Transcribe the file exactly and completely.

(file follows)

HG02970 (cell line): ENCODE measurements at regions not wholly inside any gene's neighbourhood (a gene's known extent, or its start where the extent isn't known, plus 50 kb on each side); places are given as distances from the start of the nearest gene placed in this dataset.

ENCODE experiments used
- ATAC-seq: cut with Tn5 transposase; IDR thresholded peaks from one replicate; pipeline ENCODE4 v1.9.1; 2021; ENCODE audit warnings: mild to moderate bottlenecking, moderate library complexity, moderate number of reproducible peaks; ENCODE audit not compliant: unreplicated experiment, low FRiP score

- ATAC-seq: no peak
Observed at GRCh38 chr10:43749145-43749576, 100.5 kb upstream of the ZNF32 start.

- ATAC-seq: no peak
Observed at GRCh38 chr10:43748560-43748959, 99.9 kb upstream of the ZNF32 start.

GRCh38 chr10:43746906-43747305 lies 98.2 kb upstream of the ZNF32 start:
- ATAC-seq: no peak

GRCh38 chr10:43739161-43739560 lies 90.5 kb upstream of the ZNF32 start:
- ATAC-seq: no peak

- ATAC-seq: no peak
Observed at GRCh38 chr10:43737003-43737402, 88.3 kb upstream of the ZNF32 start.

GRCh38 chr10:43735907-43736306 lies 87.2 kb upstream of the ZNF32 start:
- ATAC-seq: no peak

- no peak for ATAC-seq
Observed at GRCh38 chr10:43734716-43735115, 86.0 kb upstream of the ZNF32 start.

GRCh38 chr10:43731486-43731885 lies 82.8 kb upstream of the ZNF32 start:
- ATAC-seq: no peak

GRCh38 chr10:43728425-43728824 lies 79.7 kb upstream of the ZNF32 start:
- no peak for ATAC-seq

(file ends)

HG02970 (cell line): ENCODE measurements at regions not wholly inside any gene's neighbourhood (a gene's known extent, or its start where the extent isn't known, plus 50 kb on each side); places are given as distances from the start of the nearest gene placed in this dataset.

ENCODE experiments used
- ATAC-seq: cut with Tn5 transposase; IDR thresholded peaks from one replicate; pipeline ENCODE4 v1.9.1; 2021; ENCODE audit warnings: mild to moderate bottlenecking, moderate library complexity, moderate number of reproducible peaks; ENCODE audit not compliant: unreplicated experiment, low FRiP score

- ATAC-seq: no peak
Observed at GRCh38 chr10:43749145-43749576, 100.5 kb upstream of the ZNF32 start.

- ATAC-seq: no peak
Observed at GRCh38 chr10:43748560-43748959, 99.9 kb upstream of the ZNF32 start.

GRCh38 chr10:43746906-43747305 lies 98.2 kb upstream of the ZNF32 start:
- ATAC-seq: no peak

GRCh38 chr10:43739161-43739560 lies 90.5 kb upstream of the ZNF32 start:
- ATAC-seq: no peak

- ATAC-seq: no peak
Observed at GRCh38 chr10:43737003-43737402, 88.3 kb upstream of the ZNF32 start.

GRCh38 chr10:43735907-43736306 lies 87.2 kb upstream of the ZNF32 start:
- ATAC-seq: no peak

- no peak for ATAC-seq
Observed at GRCh38 chr10:43734716-43735115, 86.0 kb upstream of the ZNF32 start.

GRCh38 chr10:43731486-43731885 lies 82.8 kb upstream of the ZNF32 start:
- ATAC-seq: no peak

GRCh38 chr10:43728425-43728824 lies 79.7 kb upstream of the ZNF32 start:
- no peak for ATAC-seq